3. March 15, 2010 9:26 pm

    The painter tool should come with a warning label. Blurring the edges so it looks like the kid is going about 80 mph, is NOT a good use of this tool. Nor is purple fog on the edges of the frame. But, the direct, on camera flash at +3 is fine.

  4. March 15, 2010 9:36 pm

    Wait, so your saying unicorn photography is out?!? In my world everybody eats rainbows and poops butterflies. This changes everything…

    • March 15, 2010 9:52 pm

      Spelman, you can keep the unicorns. I find them slightly too gamey for my taste.

  5. John Doe permalink
    March 15, 2010 9:46 pm

    lots of people like the purple haze…

    • March 15, 2010 9:53 pm

      Hey Doe,

      Music Purple Haze = Good
      Photography Purple Haze = Bad

  6. David Wissinger permalink
    March 15, 2010 9:56 pm

    Why are we dissing unicorns and the use of them in photographs? Unicorns are common animals that kids keep as pets and ride for fun all the time. We should absolutely feature them in our photography. Get real, people.

  7. March 15, 2010 9:58 pm

    If you can hunt it, then why not photograph it?

    • David Wissinger permalink
      March 15, 2010 10:00 pm

      Exactly, my friend. Now you’re thinking correctly.

  8. Eric Labastida permalink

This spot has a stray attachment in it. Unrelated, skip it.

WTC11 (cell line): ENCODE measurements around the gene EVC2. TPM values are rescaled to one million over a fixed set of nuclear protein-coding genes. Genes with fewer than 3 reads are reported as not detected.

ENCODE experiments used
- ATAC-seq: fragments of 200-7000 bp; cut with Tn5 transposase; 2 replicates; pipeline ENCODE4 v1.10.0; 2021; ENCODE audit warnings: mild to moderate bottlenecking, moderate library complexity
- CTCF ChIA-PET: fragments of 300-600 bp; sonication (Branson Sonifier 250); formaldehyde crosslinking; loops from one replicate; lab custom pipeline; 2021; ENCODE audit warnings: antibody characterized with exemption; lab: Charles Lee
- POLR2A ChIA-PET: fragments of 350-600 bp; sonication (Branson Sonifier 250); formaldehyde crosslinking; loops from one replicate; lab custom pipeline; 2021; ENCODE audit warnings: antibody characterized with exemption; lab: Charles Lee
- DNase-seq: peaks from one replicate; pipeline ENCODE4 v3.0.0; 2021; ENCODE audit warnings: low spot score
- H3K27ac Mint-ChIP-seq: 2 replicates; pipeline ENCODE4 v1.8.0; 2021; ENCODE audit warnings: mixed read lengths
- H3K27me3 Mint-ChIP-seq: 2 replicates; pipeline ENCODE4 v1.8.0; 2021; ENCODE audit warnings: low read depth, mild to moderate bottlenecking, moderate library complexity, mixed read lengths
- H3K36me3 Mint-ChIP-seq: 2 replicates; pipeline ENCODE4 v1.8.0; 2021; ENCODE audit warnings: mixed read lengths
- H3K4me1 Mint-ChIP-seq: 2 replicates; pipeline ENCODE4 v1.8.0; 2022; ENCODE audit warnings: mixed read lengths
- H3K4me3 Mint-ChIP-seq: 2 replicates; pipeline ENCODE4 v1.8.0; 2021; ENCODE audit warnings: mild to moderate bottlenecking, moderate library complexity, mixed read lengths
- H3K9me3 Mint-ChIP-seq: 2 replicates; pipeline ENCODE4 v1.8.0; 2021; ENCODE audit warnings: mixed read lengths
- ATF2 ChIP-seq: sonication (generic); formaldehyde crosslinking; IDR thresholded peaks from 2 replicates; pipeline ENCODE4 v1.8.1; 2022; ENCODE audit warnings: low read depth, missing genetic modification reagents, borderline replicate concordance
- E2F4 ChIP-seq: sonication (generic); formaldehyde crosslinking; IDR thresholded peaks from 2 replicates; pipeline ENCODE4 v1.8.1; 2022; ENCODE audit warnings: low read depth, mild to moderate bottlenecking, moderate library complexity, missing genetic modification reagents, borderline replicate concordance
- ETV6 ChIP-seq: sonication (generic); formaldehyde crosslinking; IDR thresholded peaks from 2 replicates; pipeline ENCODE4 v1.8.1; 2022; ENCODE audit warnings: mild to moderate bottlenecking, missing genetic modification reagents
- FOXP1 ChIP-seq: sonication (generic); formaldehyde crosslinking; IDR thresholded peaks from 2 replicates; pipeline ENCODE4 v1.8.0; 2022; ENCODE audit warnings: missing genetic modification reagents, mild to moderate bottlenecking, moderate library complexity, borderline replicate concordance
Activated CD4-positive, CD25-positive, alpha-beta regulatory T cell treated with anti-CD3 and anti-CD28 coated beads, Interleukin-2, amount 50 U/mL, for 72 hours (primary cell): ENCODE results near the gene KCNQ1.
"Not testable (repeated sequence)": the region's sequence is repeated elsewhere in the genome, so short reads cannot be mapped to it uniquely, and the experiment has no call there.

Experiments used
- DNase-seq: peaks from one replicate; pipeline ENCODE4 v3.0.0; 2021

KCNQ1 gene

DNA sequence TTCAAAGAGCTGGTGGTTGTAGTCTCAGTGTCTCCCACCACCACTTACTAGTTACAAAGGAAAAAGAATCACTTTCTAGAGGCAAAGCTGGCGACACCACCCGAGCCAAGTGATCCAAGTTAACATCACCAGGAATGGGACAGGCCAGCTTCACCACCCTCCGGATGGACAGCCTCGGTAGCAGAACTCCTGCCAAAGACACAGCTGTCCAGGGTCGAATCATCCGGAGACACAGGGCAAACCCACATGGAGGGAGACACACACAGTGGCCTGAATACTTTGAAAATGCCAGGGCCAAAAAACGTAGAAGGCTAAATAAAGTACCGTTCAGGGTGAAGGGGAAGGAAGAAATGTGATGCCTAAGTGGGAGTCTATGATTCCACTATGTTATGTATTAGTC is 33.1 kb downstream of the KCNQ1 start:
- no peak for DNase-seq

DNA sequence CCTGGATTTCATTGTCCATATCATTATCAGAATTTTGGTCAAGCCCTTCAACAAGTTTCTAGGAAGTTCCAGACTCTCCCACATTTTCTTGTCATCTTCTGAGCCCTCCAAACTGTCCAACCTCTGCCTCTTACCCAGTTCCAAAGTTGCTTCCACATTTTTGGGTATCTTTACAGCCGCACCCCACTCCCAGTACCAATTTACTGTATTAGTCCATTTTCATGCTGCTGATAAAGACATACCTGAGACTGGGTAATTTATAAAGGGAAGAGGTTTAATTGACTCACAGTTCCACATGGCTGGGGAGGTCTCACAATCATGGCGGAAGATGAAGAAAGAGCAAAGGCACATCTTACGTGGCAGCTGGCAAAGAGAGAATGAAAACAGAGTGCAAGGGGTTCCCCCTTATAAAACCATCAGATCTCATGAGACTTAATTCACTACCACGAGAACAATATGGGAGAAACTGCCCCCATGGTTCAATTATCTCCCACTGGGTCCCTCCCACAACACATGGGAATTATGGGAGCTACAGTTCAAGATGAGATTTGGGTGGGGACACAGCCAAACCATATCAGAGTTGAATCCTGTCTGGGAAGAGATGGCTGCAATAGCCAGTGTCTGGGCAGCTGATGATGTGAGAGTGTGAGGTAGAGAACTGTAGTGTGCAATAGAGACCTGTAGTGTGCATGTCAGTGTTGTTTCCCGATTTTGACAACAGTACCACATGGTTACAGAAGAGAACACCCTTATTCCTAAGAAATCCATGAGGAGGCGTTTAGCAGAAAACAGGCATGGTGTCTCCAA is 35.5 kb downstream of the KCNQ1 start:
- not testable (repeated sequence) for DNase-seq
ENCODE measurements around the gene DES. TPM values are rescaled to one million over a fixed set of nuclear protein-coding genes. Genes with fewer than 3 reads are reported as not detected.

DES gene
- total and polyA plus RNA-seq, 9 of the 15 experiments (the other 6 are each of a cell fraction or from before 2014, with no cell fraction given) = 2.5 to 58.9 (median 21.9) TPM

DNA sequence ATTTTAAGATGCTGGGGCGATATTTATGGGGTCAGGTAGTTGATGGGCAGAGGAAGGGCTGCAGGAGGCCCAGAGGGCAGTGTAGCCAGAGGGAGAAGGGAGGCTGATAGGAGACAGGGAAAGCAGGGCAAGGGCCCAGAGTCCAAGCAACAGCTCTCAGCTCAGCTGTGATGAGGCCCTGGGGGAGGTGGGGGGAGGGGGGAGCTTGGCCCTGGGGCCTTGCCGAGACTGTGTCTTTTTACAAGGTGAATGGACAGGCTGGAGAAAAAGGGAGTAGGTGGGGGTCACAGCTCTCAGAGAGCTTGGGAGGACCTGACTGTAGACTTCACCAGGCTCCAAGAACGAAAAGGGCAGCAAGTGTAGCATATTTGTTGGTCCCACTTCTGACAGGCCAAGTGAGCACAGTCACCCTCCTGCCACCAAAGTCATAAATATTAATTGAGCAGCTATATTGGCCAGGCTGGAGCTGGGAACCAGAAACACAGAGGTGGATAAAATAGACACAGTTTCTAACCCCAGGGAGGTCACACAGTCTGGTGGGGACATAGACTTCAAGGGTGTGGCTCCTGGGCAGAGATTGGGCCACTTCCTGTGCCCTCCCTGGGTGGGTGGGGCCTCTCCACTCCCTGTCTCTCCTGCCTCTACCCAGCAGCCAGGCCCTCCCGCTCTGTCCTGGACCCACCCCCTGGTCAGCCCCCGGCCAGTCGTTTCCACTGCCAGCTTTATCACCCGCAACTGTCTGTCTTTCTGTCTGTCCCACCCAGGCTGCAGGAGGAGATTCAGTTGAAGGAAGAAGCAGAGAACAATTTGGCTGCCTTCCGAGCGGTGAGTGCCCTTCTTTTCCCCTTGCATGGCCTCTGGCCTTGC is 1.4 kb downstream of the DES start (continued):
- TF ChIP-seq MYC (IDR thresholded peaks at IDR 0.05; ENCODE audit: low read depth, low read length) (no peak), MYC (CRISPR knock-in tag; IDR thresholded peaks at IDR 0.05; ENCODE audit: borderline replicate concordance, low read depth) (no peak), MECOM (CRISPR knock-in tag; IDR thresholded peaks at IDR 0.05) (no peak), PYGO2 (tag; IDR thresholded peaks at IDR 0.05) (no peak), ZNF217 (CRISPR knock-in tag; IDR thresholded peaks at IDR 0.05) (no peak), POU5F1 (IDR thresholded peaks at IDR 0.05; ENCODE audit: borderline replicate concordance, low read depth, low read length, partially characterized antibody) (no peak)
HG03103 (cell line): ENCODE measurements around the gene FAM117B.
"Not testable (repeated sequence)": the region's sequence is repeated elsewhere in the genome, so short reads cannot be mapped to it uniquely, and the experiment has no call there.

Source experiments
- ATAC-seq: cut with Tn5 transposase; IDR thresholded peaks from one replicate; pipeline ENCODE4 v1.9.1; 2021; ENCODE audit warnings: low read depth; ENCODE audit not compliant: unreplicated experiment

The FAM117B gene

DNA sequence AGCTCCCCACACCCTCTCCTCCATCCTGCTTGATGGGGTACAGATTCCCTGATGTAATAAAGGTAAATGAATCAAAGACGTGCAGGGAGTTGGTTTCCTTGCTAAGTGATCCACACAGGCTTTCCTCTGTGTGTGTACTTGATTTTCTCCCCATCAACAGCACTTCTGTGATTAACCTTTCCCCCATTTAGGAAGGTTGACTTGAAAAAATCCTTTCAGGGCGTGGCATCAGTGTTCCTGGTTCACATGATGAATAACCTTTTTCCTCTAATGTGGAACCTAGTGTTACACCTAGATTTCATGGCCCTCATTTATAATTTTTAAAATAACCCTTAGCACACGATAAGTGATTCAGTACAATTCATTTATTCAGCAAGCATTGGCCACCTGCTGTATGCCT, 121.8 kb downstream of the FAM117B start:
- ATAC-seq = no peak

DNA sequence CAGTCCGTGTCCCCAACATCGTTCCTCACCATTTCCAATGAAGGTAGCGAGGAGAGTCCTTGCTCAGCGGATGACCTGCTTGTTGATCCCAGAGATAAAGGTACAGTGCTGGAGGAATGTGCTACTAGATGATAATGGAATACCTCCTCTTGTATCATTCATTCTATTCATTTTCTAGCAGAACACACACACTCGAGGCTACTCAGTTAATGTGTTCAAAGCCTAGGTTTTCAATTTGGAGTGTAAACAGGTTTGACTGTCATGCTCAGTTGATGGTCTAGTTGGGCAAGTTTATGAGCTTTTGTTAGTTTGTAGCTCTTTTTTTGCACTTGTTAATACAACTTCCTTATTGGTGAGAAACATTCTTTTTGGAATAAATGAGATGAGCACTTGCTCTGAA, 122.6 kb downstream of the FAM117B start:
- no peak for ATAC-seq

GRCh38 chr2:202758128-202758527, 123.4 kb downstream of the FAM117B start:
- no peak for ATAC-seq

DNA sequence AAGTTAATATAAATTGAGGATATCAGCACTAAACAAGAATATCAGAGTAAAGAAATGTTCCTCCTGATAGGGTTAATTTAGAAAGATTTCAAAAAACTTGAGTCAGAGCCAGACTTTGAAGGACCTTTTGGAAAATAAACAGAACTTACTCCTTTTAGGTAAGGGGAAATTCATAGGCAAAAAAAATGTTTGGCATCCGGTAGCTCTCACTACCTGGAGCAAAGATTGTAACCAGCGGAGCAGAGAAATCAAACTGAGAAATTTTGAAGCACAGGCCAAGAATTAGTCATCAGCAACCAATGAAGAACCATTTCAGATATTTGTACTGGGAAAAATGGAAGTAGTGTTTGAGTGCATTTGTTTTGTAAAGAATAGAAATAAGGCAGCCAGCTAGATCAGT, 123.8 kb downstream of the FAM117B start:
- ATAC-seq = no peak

March 16, 2010 9:32 pm

    I think in Tijuana can get your very own portrait of Hendrix riding a unicorn with purple haze, in velvet. I guessing a 16X20 will set you back $25.

    • March 16, 2010 11:21 pm

      You can get ANYTHING in Tijuana. Last year, some guy came up and said, “Hey Gringo, you want Zanex, coke, heroin, viagra or a buck naked massage with two girls.”
      It was like a buffet with too many items, I told him I couldn’t decide.

      • David Wissinger permalink
        March 16, 2010 11:44 pm

        When you say “anything”, you probably also mean a few things you’d rather not have. Just guessin’.

  9. April 24, 2010 6:08 pm

    Your “Flowers on the Beach” shot looks like Kodachrome to me (on my monitor, anyway). When I shot Ektar a few months ago, the scans came back looking like they were from a compact digital camera…super-bright colors, red tinge.

    Did you scan your own Ektar? Or did a lab do it for you?